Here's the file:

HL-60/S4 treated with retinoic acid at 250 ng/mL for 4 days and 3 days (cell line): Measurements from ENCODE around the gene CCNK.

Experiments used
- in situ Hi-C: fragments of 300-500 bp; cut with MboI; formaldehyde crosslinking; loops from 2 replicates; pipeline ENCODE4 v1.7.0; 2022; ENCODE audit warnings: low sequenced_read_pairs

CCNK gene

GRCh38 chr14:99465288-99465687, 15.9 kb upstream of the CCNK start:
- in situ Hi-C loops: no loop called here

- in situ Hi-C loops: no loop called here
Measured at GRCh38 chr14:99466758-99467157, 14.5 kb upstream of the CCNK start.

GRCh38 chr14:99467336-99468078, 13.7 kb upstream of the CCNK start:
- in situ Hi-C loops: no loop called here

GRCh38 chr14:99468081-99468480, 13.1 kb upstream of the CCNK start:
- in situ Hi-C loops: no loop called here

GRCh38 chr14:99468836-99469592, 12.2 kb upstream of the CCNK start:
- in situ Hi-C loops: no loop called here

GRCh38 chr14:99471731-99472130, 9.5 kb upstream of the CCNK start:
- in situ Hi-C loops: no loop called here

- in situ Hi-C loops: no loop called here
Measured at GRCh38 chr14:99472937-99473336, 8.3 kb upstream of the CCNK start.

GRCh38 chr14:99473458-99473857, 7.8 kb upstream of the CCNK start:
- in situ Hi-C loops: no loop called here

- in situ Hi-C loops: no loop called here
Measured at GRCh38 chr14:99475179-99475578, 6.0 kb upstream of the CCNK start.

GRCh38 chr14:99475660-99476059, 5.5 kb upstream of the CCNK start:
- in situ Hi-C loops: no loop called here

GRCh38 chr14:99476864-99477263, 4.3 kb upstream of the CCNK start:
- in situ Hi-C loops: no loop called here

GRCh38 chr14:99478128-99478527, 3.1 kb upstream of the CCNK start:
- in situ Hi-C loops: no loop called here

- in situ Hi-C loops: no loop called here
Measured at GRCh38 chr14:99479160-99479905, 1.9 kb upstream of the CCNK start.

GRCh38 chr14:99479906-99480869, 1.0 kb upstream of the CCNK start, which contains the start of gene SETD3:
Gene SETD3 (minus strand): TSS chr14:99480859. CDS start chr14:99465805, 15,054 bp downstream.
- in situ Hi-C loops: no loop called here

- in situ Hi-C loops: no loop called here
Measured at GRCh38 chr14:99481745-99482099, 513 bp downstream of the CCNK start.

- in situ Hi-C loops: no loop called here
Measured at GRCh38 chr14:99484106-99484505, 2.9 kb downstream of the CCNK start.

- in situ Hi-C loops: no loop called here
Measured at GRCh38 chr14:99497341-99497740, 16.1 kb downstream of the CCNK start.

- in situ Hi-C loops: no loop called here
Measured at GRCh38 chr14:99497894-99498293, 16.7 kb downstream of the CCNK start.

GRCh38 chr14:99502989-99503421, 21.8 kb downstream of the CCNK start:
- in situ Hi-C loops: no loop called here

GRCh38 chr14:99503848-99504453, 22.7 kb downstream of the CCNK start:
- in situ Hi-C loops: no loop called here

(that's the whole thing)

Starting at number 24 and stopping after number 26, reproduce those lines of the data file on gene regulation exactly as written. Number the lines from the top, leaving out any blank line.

- in situ Hi-C loops: no loop called here

GRCh38 chr14:99476864-99477263, 4.3 kb upstream of the CCNK start:
- in situ Hi-C loops: no loop called here